Insurance premiums have not spiked as was feared following the flooding that blighted parts of Britain earlier this year.
The latest research shows that annual premiums have increased just 1.6 per cent for the year to July. Furthermore, these price changes include the increase in insurance premium tax in November 2015 from six to 9.5 per cent.
In addition there was the £180m Flood Re levy on insurance firms announced in George Osborne's final Budget. It was feared by consumers that it would be passed on to them directly and increase their annual premiums.
Read more: Your quick guide to Flood Re
However, additional costs have not been passed on for two reasons, according to Consumer Intelligence, who compiled the data.
"Storm and flood damage costs have proved to be less expensive for insurers than feared and were already provided for," said Phil Paterson-Fox of Consumer Intelligence.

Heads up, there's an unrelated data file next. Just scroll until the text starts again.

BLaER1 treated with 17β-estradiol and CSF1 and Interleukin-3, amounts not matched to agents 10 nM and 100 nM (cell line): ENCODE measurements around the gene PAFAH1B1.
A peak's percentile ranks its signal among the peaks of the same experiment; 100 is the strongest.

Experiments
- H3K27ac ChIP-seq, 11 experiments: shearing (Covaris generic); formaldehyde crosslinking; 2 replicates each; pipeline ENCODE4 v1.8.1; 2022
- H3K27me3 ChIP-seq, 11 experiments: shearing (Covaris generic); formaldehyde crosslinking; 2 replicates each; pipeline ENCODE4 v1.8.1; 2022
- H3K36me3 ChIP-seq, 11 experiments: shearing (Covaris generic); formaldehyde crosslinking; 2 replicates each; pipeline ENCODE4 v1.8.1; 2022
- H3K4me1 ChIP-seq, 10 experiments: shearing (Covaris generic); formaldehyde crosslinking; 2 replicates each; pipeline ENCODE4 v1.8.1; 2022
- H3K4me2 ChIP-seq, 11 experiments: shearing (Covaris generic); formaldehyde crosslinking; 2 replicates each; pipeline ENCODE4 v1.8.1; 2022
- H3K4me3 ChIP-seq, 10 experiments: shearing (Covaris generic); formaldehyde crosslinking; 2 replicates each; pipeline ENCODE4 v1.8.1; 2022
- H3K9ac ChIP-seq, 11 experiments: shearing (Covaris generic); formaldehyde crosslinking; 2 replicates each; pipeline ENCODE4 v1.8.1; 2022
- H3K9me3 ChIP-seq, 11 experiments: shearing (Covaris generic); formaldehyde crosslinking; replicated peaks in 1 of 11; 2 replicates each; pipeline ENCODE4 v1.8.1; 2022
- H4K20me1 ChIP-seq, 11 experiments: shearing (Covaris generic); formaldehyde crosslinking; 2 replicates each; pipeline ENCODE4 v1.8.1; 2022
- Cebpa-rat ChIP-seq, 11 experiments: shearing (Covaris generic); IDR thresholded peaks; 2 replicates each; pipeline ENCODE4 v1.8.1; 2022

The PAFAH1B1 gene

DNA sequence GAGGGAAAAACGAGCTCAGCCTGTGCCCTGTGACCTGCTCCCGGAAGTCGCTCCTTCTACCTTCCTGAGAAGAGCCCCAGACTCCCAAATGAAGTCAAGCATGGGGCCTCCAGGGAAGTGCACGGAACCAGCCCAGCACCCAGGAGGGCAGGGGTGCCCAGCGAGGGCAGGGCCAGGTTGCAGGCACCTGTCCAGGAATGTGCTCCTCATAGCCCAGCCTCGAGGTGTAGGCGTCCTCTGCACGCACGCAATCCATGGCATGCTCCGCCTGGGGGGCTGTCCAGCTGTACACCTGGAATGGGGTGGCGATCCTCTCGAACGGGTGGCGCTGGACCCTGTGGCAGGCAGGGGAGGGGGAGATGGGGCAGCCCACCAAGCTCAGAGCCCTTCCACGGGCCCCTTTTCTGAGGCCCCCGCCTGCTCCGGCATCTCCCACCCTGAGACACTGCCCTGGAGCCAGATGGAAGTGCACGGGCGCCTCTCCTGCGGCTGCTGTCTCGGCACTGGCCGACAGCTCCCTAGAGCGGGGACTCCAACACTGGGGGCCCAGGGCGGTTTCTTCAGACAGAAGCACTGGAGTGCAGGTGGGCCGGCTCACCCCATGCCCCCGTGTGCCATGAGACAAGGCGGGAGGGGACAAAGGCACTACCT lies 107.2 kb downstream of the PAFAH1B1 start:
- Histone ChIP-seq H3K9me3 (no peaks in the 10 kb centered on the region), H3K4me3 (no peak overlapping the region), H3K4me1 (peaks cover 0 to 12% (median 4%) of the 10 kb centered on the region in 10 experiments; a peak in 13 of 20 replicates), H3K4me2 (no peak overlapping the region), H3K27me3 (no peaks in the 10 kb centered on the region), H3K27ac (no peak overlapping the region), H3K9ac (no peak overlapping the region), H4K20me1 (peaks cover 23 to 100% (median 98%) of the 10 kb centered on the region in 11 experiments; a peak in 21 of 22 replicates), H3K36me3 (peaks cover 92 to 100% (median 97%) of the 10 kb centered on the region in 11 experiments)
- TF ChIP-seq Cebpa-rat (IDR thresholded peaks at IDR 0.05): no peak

“And competition for business remains intense and the impact from last year’s insurance premium tax rise has proved short-lived so customers are benefiting in contrast to premium rises across other sectors"
The news of static price movements is line with information released by the Association of British Insurers (ABI) and the AA.
Referencing prices changes for the year to June, the ABI said that prices had not increased because the industry had factored in once-in-a-lifetime storms and the reinsurance market – where insurance companies insure their own risk – remained competitive.
The AA said that home insurance premiums had risen slightly, by 2.3 per cent for the year to June 2016.
Consumer groups continue to champion not auto-renewing policies and said shopping around was the best way to get a good deal on home insurance.
Insurance premium tax is scheduled for a further rise,m to 10 per cent, from 1 October 2016.